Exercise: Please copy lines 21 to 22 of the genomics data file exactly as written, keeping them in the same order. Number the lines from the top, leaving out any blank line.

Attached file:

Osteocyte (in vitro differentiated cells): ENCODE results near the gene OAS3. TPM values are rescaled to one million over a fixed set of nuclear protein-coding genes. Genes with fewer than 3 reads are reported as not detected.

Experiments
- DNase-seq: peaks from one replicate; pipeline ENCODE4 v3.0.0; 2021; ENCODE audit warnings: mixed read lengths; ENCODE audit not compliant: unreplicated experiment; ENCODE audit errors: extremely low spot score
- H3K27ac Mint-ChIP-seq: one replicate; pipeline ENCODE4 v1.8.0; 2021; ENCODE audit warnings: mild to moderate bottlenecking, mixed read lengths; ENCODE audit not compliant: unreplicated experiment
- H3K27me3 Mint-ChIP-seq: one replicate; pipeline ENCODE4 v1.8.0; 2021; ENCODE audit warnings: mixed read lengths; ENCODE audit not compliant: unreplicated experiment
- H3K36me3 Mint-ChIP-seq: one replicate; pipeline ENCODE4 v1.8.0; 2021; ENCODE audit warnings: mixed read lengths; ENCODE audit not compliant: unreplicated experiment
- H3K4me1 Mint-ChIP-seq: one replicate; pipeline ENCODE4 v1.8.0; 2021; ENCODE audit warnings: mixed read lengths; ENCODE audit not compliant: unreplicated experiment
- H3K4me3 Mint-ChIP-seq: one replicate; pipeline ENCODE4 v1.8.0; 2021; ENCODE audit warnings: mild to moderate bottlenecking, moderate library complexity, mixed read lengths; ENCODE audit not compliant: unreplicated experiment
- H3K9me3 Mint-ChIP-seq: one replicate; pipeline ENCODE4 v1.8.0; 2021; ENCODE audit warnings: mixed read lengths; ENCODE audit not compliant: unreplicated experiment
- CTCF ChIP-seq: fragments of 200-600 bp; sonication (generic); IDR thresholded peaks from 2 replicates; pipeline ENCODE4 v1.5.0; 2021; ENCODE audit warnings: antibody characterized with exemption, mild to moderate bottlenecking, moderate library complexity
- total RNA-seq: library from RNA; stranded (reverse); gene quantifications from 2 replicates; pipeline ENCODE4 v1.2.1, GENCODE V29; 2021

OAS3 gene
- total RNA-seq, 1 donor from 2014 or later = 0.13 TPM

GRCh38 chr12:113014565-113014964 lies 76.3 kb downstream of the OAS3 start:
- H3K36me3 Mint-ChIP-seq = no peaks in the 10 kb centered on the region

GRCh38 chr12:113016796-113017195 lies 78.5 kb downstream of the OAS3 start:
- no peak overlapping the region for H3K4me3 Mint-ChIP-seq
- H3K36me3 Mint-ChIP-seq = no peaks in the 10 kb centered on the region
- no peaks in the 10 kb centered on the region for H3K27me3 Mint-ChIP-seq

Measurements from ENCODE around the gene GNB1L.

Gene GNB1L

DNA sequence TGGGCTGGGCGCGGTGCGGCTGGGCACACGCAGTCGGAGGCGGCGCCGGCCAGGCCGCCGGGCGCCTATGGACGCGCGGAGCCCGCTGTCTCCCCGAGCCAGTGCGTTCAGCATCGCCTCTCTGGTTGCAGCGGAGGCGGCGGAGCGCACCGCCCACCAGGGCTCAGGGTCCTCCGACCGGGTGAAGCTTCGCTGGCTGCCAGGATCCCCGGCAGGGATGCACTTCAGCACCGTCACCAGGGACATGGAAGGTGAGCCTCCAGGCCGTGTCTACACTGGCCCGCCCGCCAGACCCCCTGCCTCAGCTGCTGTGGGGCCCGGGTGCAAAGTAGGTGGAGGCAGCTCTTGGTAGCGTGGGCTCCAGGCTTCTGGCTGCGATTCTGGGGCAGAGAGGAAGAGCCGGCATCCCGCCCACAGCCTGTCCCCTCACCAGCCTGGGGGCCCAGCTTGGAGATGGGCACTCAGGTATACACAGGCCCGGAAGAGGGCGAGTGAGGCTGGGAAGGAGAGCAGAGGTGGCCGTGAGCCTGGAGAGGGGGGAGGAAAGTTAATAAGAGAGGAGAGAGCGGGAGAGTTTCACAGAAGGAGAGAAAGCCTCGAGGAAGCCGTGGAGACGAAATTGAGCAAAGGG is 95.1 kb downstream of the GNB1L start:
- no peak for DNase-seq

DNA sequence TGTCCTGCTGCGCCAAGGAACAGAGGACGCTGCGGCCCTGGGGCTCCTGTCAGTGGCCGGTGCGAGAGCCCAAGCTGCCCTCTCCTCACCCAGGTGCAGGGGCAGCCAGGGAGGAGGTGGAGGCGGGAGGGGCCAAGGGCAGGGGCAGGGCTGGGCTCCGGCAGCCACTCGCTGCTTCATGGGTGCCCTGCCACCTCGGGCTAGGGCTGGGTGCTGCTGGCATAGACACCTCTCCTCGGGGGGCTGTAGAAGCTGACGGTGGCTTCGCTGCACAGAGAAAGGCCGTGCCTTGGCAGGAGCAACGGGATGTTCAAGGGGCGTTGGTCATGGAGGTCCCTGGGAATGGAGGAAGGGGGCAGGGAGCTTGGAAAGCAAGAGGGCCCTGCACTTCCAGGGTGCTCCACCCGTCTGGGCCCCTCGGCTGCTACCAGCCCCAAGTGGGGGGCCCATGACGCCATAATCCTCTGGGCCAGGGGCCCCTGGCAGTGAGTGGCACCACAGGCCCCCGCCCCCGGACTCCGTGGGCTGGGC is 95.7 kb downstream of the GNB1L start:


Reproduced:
Gene GNB1L

DNA sequence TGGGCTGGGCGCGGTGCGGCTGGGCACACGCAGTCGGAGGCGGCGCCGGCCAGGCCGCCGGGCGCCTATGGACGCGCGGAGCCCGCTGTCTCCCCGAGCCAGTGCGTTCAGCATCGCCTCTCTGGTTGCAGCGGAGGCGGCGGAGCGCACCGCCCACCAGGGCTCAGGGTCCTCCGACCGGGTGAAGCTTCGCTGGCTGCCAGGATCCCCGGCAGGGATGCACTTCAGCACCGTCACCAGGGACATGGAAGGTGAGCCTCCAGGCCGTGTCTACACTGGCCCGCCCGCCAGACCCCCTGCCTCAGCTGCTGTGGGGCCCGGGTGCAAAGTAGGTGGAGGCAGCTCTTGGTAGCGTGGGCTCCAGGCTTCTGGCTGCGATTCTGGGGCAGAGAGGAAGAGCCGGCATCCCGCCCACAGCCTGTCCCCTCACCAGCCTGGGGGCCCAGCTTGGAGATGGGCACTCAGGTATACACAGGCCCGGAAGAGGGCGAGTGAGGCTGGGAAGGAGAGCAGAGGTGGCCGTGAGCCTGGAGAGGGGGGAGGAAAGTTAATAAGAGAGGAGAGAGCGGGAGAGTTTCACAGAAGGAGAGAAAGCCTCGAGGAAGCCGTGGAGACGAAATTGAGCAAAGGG is 95.1 kb downstream of the GNB1L start: